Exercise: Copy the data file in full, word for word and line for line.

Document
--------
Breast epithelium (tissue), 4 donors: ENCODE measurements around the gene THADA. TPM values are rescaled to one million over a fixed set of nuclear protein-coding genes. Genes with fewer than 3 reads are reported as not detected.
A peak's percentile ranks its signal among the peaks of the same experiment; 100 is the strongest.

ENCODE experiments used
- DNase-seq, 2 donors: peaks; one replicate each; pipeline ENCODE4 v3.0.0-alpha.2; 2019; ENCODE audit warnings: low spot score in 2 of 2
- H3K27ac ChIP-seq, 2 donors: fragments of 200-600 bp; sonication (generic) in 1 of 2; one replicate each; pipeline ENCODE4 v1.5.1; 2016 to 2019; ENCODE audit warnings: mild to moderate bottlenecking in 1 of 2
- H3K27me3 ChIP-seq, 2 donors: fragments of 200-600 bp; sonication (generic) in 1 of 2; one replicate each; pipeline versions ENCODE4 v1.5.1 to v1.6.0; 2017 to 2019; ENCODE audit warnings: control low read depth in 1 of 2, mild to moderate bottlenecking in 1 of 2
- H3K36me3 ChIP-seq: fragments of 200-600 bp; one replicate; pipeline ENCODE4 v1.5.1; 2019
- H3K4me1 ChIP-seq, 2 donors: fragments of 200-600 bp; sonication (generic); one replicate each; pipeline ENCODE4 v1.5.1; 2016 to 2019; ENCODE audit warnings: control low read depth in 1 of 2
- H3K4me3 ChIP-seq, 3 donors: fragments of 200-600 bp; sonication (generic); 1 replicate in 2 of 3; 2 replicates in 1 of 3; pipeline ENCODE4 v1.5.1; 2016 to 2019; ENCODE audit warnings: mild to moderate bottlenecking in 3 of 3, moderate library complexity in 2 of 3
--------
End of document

Breast epithelium (tissue), 4 donors: ENCODE measurements around the gene THADA. TPM values are rescaled to one million over a fixed set of nuclear protein-coding genes. Genes with fewer than 3 reads are reported as not detected.
A peak's percentile ranks its signal among the peaks of the same experiment; 100 is the strongest.

ENCODE experiments used
- DNase-seq, 2 donors: peaks; one replicate each; pipeline ENCODE4 v3.0.0-alpha.2; 2019; ENCODE audit warnings: low spot score in 2 of 2
- H3K27ac ChIP-seq, 2 donors: fragments of 200-600 bp; sonication (generic) in 1 of 2; one replicate each; pipeline ENCODE4 v1.5.1; 2016 to 2019; ENCODE audit warnings: mild to moderate bottlenecking in 1 of 2
- H3K27me3 ChIP-seq, 2 donors: fragments of 200-600 bp; sonication (generic) in 1 of 2; one replicate each; pipeline versions ENCODE4 v1.5.1 to v1.6.0; 2017 to 2019; ENCODE audit warnings: control low read depth in 1 of 2, mild to moderate bottlenecking in 1 of 2
- H3K36me3 ChIP-seq: fragments of 200-600 bp; one replicate; pipeline ENCODE4 v1.5.1; 2019
- H3K4me1 ChIP-seq, 2 donors: fragments of 200-600 bp; sonication (generic); one replicate each; pipeline ENCODE4 v1.5.1; 2016 to 2019; ENCODE audit warnings: control low read depth in 1 of 2
- H3K4me3 ChIP-seq, 3 donors: fragments of 200-600 bp; sonication (generic); 1 replicate in 2 of 3; 2 replicates in 1 of 3; pipeline ENCODE4 v1.5.1; 2016 to 2019; ENCODE audit warnings: mild to moderate bottlenecking in 3 of 3, moderate library complexity in 2 of 3